P.W. Gerbens-Leenes et al. / Appetite 55 (2010) 597–608 World Bank. (2005). East Asia’s Dollar Influx-Signal for Change. Special focus. Gender Equality in East Asia. WWF, 2007. Allocating scarce water. A WWF primer on water allocation, water rights and watr markets. WWF-UK, Godalming, UK.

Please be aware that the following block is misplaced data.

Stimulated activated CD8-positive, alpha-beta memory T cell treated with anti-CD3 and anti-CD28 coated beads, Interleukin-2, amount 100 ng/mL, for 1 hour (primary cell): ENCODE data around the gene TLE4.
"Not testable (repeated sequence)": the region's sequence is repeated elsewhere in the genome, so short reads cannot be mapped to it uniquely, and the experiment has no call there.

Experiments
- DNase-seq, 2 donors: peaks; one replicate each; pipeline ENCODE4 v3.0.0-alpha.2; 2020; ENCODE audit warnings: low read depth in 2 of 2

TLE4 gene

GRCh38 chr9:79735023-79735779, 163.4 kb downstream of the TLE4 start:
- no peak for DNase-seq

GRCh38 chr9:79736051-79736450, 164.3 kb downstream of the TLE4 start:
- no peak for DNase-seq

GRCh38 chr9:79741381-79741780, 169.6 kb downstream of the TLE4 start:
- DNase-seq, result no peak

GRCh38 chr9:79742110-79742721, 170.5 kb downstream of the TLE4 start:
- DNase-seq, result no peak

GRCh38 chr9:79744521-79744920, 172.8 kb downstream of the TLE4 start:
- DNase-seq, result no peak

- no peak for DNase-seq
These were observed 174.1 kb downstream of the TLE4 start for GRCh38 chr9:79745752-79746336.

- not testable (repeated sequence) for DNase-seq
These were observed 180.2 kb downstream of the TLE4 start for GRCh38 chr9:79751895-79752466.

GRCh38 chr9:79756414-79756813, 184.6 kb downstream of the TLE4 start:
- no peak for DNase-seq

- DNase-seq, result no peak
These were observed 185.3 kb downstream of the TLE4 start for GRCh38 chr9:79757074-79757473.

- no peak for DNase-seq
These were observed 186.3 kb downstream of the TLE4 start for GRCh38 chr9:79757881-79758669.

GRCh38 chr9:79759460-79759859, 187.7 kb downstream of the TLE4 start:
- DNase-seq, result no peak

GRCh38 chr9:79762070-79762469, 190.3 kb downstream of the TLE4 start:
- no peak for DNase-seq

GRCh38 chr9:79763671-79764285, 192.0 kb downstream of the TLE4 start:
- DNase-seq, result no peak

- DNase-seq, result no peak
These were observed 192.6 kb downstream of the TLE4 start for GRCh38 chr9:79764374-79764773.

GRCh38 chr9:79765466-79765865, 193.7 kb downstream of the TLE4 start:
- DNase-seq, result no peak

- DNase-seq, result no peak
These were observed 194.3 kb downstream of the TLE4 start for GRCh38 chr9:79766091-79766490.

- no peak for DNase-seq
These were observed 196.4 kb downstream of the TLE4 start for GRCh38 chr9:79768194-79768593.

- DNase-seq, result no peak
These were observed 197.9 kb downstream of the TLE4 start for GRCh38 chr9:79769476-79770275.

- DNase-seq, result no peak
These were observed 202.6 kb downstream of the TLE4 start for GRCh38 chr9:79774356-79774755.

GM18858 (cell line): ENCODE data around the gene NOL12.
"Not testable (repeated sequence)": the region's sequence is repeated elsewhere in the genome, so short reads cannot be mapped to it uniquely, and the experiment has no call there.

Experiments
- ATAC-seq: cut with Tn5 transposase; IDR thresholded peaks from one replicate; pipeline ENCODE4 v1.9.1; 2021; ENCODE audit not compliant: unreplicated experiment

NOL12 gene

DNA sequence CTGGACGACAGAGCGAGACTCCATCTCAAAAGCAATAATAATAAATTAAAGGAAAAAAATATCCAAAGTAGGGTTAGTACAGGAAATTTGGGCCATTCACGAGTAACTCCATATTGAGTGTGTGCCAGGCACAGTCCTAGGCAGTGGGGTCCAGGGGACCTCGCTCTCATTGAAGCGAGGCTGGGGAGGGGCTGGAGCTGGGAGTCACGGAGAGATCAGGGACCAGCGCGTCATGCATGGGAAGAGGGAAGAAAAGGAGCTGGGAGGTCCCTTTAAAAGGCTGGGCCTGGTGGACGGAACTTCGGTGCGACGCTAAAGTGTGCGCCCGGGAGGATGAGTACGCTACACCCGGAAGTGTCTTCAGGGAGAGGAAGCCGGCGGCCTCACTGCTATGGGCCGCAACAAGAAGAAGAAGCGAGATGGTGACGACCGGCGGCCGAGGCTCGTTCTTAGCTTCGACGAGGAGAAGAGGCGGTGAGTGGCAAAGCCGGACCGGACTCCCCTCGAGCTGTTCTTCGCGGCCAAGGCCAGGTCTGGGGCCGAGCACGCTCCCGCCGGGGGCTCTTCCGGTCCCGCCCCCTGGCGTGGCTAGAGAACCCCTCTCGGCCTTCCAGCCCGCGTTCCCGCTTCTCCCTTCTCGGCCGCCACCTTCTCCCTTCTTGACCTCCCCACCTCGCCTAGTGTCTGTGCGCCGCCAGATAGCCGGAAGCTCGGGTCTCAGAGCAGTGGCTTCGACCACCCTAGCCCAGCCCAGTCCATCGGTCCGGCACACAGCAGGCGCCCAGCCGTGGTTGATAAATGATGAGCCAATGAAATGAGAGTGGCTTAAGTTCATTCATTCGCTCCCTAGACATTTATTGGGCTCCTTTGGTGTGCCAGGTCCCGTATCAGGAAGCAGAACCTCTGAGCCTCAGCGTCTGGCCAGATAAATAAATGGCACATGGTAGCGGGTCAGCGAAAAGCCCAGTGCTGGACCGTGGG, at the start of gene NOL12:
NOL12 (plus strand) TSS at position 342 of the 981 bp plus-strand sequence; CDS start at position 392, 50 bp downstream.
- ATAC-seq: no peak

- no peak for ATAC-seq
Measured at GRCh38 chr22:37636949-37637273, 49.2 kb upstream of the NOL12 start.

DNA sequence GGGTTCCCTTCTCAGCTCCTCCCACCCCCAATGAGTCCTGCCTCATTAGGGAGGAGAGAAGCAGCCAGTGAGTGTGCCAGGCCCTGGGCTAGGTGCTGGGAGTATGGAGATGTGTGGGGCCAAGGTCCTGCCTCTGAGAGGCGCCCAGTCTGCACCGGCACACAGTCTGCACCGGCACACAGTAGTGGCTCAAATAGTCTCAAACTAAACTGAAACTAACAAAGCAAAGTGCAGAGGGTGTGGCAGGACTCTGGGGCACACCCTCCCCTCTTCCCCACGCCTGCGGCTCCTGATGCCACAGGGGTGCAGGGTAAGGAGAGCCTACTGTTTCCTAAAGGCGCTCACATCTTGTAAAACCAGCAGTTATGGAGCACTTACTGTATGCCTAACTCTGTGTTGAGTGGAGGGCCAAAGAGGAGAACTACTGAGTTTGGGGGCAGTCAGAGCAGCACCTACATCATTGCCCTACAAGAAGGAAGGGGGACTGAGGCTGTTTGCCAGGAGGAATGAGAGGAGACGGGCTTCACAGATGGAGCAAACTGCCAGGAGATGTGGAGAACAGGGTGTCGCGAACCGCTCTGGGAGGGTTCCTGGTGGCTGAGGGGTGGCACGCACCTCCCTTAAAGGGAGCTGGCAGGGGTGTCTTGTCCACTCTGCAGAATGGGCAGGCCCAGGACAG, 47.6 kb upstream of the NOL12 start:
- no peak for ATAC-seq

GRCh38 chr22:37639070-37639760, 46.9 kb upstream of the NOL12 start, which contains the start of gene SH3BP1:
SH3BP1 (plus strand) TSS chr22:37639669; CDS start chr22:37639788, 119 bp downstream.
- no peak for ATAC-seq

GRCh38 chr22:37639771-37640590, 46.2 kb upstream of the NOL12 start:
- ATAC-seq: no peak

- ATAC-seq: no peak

Appendix A Overview of the 57 countries for which this study performed the cross-sectional analysis. ˆ Africa: Algeria, the Democratic Republic of Congo, Cote d’ Ivoire, Egypt, Ethiopia, Ghana, Kenya, Morocco, Nigeria, Sudan, Tanzania, and South Africa Asia: Bangladesh, China, India, Indonesia, Malaysia, Pakistan, the Philippines, Sri Lanka, Thailand, and Vietnam Eastern Europe: Poland Latin America: Argentina, Brazil, Chile, Colombia, Ecuador, Guatemala, Mexico, Peru, and Venezuela Middle East: Israel, and Syria OECD: Austria, Belgium, Canada, Denmark, Finland, France, Germany, Greece, Iceland, Ireland, Italy, Japan, the Netherlands, Portugal, Spain, Sweden, Turkey, United Kingdom, United States Additional, small countries: The United Arab Emirates, Estonia, Slovenia. Appendix B Overview of countries and national food surveys used in this study. The 18 food surveys that provide data on fat E% are marked with an asterisk *. Argentina Britos, S., & Scacchia, S. (1998). Disponibilidad y consumo de ´n alimentos en Argentina. Escuela de Nutricio [Food availability and consumption in Argentina. School of Nutrition]. Argentina: Universidad Nacional de Buenos Aires [National University of Buenos Aires]. Bangladesh* Jahan, & Hossein. (1998). Malnutrition in Bangladesh: Bangladesh National Nutrition Survey, 1995–96. Bangladesh: Institute of Nutrition and Food Science, Dhaka University. Brazil ´rito de Consumo Galeazzi, M. A. M., & Falchoni Jr., P. (1998). Inque ´rio Alimentar da Area Metropolitana de Brası´la-Relato [Nutrition survey ´ ´ ´ in the area of Brasilia-Relatorio]. Brasılia: Tecnico-Secretaria de Saude ´ de Brasılia. Cambodja National Institute of Statistics (NIS/MOP). (1996). SocioEconomic Survey of Cambodja. Data from the Multi-Indicator Cluster Survey (MICS) of the Socio-Economic Survey of Cambodja (SESC) sponsored by the Asian Development Bank in collaboration with the UNICEF/UNDP/CARERE and ILO. Cambodja: Royal Government of Cambodja. China* Ge, K., Zhai, F., & Yan, H. (1996). Institute of Nutrition and Food Hygiene (INFH) 1985. Summary Report of the 2nd National Nutrition Survey in 1982. Beijing, China: Institute of Nutrition and Food Hygiene. Ge, K., Zhai, F., & Yan, H. (1996). The dietary and nutritional status of Chinese population. 3rd National Nutrition Survey, 1992. Beijing, China: People’s Med. Pub. House. Colombia Ministerio de Agricultura DANE-DRI-PAN. (1984). Encuesta ´n, ´n Nacional de Alimentatio Nutricio y Vivienda DANE-PAN-DRI 1981 [Ministry of Agriculture DANE-DRI-PAN 1984. National Feeding, ´ Nutrition and Housing Survey DANE-PAN-DRI 1981]. Bogota: ´ ´ Franza Pardo T-Bogota (Mimeografo).